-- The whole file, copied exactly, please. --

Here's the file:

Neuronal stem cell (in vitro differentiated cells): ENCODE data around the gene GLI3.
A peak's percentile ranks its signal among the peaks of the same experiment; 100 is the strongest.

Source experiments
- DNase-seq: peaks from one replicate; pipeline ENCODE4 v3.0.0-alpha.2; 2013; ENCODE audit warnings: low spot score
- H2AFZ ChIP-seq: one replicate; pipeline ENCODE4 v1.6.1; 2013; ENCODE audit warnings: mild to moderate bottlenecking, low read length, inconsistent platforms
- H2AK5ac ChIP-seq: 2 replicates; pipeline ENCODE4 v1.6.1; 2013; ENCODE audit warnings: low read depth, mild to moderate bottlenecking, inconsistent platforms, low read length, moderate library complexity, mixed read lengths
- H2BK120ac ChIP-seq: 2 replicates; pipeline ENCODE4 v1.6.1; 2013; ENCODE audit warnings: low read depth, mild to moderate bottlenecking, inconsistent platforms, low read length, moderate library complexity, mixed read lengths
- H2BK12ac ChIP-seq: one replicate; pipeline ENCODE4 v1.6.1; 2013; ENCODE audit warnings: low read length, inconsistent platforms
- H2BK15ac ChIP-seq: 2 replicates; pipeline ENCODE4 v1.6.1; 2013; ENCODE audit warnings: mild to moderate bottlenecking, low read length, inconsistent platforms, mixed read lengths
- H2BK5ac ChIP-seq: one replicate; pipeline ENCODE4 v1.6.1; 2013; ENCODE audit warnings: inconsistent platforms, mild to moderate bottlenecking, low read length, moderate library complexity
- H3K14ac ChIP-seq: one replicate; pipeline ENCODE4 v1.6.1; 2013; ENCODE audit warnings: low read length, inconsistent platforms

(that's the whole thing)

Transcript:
Neuronal stem cell (in vitro differentiated cells): ENCODE data around the gene GLI3.
A peak's percentile ranks its signal among the peaks of the same experiment; 100 is the strongest.

Source experiments
- DNase-seq: peaks from one replicate; pipeline ENCODE4 v3.0.0-alpha.2; 2013; ENCODE audit warnings: low spot score
- H2AFZ ChIP-seq: one replicate; pipeline ENCODE4 v1.6.1; 2013; ENCODE audit warnings: mild to moderate bottlenecking, low read length, inconsistent platforms
- H2AK5ac ChIP-seq: 2 replicates; pipeline ENCODE4 v1.6.1; 2013; ENCODE audit warnings: low read depth, mild to moderate bottlenecking, inconsistent platforms, low read length, moderate library complexity, mixed read lengths
- H2BK120ac ChIP-seq: 2 replicates; pipeline ENCODE4 v1.6.1; 2013; ENCODE audit warnings: low read depth, mild to moderate bottlenecking, inconsistent platforms, low read length, moderate library complexity, mixed read lengths
- H2BK12ac ChIP-seq: one replicate; pipeline ENCODE4 v1.6.1; 2013; ENCODE audit warnings: low read length, inconsistent platforms
- H2BK15ac ChIP-seq: 2 replicates; pipeline ENCODE4 v1.6.1; 2013; ENCODE audit warnings: mild to moderate bottlenecking, low read length, inconsistent platforms, mixed read lengths
- H2BK5ac ChIP-seq: one replicate; pipeline ENCODE4 v1.6.1; 2013; ENCODE audit warnings: inconsistent platforms, mild to moderate bottlenecking, low read length, moderate library complexity
- H3K14ac ChIP-seq: one replicate; pipeline ENCODE4 v1.6.1; 2013; ENCODE audit warnings: low read length, inconsistent platforms